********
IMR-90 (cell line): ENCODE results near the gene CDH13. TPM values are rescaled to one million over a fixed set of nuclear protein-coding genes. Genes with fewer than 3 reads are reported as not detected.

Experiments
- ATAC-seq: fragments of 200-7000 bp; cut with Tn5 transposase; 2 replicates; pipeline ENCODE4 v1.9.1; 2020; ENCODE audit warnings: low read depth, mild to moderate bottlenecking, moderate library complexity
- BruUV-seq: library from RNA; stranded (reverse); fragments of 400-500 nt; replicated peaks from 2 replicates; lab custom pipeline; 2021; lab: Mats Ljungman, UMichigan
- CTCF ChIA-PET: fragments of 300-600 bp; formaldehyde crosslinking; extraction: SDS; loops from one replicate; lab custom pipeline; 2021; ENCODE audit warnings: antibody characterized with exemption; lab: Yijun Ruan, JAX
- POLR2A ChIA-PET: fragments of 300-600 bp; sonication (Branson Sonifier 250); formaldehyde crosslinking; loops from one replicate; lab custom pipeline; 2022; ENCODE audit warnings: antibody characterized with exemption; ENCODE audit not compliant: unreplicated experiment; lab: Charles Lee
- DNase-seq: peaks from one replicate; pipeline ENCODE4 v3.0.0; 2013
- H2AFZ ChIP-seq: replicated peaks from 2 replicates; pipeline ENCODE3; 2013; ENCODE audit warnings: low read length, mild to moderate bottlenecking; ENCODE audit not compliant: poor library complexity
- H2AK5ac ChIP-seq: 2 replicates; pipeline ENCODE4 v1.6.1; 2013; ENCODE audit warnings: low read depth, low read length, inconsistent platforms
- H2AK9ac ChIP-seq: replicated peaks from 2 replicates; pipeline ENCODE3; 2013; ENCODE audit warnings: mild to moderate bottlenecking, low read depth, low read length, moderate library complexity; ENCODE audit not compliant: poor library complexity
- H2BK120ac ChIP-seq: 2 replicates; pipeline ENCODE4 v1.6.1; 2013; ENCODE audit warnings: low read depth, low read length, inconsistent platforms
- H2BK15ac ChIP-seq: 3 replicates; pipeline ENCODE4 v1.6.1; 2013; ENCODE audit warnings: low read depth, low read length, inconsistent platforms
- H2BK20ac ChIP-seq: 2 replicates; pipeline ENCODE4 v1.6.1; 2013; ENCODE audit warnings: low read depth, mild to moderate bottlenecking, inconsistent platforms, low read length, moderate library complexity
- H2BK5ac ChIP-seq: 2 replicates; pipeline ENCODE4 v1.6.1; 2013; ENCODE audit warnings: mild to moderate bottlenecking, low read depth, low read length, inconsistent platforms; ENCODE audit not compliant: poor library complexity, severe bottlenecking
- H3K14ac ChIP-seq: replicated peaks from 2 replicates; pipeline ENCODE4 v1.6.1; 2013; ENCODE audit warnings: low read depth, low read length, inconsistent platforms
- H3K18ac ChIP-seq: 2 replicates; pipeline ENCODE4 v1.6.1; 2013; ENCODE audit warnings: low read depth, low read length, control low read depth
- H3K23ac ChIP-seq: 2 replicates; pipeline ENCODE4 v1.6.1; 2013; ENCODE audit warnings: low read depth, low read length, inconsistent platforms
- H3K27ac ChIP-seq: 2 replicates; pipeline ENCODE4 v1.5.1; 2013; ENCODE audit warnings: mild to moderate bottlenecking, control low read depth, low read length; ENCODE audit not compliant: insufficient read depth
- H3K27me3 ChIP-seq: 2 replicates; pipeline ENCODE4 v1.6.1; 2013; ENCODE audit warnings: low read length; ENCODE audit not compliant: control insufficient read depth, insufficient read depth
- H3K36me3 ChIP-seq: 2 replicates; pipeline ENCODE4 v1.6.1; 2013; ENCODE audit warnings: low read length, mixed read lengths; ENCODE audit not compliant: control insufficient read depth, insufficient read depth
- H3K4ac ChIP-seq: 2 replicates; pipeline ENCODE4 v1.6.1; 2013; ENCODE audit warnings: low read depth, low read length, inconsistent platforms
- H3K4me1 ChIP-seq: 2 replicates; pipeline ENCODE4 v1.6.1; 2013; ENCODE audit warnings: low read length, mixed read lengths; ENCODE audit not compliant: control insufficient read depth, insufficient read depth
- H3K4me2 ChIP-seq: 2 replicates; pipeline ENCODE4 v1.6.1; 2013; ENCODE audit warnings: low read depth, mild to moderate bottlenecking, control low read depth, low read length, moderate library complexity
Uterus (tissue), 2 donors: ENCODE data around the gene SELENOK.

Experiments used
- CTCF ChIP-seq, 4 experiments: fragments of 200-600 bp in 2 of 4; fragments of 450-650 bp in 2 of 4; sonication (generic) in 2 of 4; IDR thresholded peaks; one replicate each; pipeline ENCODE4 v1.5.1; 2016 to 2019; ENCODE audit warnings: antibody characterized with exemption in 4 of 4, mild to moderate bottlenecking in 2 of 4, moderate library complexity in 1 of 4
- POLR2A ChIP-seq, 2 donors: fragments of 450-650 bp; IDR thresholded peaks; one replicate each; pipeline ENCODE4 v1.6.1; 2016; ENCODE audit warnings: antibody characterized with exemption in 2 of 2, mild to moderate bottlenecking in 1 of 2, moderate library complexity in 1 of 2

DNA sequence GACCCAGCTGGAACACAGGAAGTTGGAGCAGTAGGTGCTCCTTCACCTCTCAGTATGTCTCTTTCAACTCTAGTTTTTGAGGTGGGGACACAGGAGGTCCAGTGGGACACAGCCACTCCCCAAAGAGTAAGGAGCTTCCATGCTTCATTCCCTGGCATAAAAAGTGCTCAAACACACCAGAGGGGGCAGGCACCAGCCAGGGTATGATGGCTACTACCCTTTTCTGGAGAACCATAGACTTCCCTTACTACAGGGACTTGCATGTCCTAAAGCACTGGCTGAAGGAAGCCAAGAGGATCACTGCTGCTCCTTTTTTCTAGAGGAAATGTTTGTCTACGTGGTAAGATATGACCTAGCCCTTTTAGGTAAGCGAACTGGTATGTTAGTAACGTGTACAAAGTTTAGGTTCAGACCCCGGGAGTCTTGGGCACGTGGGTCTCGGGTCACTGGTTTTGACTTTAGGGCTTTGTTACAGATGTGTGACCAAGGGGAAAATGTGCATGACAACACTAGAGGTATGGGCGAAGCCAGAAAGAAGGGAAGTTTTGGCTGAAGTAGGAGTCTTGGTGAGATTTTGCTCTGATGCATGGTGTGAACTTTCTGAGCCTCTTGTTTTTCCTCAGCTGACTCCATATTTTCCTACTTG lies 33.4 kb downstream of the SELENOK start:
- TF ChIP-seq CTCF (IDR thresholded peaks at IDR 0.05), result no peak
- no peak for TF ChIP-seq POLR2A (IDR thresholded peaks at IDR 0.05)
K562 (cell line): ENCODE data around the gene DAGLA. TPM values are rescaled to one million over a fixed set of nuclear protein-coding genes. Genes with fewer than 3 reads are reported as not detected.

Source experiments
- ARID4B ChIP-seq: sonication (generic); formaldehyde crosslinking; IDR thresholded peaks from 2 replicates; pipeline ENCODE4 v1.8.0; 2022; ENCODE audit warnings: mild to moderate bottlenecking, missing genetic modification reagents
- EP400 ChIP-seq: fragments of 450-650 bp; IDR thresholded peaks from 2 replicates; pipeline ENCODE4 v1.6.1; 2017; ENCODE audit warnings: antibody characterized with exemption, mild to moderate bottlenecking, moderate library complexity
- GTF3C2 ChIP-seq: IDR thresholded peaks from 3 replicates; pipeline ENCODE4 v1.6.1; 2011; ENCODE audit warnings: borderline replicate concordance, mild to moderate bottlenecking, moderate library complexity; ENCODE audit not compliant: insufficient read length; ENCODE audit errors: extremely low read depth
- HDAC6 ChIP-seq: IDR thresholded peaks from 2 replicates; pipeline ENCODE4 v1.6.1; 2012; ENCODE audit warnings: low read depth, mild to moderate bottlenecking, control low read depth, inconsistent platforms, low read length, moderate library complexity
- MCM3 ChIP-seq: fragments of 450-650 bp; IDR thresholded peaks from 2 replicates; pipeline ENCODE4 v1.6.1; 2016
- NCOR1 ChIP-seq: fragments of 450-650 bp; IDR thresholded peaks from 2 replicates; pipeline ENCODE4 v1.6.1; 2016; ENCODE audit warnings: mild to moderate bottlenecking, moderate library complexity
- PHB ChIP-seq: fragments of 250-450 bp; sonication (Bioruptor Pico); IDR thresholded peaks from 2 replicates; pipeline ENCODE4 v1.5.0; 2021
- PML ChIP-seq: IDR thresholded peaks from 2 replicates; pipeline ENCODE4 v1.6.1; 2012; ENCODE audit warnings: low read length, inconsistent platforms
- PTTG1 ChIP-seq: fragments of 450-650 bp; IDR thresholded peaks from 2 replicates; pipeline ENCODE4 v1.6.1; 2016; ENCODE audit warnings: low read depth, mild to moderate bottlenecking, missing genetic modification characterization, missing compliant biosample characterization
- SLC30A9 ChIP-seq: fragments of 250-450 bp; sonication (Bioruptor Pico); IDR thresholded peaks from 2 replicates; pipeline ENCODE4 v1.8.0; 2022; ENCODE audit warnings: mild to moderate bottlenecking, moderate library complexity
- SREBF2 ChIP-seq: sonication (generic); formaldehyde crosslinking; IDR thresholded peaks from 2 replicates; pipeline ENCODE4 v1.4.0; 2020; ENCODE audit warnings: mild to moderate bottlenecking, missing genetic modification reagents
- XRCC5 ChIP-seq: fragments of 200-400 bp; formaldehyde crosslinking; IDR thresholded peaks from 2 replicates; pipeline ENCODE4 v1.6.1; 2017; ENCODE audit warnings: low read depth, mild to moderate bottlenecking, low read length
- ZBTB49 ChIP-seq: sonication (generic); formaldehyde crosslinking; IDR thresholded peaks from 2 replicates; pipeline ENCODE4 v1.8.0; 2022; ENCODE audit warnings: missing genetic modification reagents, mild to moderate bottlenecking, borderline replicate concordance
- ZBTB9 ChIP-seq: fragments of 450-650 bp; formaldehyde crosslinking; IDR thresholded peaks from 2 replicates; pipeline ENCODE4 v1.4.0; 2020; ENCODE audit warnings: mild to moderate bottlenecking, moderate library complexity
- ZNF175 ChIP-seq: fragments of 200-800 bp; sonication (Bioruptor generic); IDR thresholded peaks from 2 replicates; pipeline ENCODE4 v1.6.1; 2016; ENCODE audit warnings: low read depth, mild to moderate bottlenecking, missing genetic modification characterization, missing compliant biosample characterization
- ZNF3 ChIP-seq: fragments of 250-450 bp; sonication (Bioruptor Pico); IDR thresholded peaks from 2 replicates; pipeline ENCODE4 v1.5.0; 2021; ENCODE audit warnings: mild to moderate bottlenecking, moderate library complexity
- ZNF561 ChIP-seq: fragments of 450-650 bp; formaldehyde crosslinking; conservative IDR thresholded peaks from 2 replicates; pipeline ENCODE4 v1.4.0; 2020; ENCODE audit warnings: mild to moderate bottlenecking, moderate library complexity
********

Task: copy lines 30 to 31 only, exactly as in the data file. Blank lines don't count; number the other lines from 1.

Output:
- no peak for TF ChIP-seq POLR2A (IDR thresholded peaks at IDR 0.05)
K562 (cell line): ENCODE data around the gene DAGLA. TPM values are rescaled to one million over a fixed set of nuclear protein-coding genes. Genes with fewer than 3 reads are reported as not detected.